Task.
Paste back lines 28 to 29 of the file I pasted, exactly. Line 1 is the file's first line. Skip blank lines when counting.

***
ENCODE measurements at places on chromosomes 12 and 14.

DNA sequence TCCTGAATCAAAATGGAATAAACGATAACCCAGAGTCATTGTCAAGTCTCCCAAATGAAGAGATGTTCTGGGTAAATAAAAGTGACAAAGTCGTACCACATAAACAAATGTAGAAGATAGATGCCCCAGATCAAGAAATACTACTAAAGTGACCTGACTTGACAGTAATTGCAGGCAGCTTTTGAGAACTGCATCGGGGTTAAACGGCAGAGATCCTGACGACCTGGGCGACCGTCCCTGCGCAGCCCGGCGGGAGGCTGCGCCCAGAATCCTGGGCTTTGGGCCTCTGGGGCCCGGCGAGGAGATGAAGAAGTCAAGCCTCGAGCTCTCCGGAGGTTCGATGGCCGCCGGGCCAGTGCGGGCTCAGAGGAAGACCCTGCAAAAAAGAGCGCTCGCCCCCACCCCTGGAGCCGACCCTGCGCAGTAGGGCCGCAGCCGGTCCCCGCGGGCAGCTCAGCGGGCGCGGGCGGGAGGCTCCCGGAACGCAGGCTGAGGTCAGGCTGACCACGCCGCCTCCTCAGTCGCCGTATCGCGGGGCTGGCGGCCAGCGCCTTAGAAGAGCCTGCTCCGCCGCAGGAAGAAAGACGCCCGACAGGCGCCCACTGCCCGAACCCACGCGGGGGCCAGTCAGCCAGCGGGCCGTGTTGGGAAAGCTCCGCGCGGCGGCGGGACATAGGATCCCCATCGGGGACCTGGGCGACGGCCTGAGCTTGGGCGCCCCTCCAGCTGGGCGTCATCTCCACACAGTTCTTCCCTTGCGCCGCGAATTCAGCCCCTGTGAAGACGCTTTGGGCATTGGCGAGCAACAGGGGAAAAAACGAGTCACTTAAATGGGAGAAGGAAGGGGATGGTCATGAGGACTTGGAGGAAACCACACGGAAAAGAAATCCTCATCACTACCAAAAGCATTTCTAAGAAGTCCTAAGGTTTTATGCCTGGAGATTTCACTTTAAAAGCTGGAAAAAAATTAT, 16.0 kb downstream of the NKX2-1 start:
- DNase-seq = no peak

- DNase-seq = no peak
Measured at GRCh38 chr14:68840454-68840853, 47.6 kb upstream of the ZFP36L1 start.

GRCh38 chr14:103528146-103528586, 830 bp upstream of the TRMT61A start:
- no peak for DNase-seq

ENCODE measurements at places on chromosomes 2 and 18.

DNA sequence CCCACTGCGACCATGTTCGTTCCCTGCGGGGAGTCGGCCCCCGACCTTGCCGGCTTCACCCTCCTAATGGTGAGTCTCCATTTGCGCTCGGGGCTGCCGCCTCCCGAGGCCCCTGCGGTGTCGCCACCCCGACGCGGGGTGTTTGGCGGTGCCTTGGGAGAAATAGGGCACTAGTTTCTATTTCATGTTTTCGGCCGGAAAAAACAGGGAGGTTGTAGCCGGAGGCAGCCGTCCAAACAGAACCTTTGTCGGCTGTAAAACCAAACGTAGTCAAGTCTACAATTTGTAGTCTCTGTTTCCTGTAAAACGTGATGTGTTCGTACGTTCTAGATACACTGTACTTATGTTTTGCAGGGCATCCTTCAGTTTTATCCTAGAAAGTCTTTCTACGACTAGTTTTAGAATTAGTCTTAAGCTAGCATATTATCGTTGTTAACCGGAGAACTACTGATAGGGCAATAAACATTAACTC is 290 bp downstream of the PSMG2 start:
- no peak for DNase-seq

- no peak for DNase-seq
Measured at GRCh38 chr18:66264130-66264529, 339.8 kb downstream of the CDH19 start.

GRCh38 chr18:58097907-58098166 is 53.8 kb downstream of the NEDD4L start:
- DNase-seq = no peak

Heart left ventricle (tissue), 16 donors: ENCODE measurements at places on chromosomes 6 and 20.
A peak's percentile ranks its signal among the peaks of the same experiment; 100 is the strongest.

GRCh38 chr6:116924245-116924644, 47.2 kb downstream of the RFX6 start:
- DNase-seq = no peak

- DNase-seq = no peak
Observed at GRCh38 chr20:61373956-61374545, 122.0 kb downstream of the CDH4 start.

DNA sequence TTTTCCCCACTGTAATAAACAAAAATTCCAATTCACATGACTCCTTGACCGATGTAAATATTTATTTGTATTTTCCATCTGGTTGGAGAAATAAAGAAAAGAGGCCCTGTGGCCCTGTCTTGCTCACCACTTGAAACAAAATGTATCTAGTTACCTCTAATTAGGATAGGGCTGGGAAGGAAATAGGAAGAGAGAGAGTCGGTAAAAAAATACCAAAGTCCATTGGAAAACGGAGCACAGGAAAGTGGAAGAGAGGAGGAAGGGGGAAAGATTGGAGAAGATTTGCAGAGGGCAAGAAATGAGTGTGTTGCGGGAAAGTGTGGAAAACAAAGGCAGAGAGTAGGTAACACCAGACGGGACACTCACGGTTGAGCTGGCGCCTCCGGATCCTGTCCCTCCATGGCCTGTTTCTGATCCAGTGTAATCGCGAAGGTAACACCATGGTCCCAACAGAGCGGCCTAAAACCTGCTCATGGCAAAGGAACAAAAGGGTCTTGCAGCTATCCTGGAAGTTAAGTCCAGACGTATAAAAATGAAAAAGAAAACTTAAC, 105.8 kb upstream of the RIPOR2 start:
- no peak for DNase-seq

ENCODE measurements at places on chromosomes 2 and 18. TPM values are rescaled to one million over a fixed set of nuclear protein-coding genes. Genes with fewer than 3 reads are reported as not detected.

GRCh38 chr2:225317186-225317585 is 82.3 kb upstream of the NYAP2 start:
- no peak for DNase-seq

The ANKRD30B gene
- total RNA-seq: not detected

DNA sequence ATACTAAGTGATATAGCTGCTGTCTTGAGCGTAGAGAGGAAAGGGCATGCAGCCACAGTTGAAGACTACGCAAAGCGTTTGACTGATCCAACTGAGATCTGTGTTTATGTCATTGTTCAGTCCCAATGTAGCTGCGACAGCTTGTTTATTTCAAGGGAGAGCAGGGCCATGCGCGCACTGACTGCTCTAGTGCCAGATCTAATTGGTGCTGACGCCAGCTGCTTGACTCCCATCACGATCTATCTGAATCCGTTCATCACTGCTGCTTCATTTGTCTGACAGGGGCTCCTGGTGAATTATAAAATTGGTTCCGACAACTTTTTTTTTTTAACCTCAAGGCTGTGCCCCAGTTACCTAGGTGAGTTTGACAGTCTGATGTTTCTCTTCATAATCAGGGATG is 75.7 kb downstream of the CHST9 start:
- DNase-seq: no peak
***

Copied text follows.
DNA sequence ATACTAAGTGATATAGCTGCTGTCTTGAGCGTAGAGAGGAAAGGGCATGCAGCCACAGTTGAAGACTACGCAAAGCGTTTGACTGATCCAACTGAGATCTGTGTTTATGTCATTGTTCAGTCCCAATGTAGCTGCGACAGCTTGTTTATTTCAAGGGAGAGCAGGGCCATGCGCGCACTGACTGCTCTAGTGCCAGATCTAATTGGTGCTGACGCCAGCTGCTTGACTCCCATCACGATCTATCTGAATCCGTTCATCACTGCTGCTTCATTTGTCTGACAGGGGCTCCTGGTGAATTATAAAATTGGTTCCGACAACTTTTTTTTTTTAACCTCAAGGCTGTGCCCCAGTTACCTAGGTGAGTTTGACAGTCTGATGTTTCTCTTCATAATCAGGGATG is 75.7 kb downstream of the CHST9 start:
- DNase-seq: no peak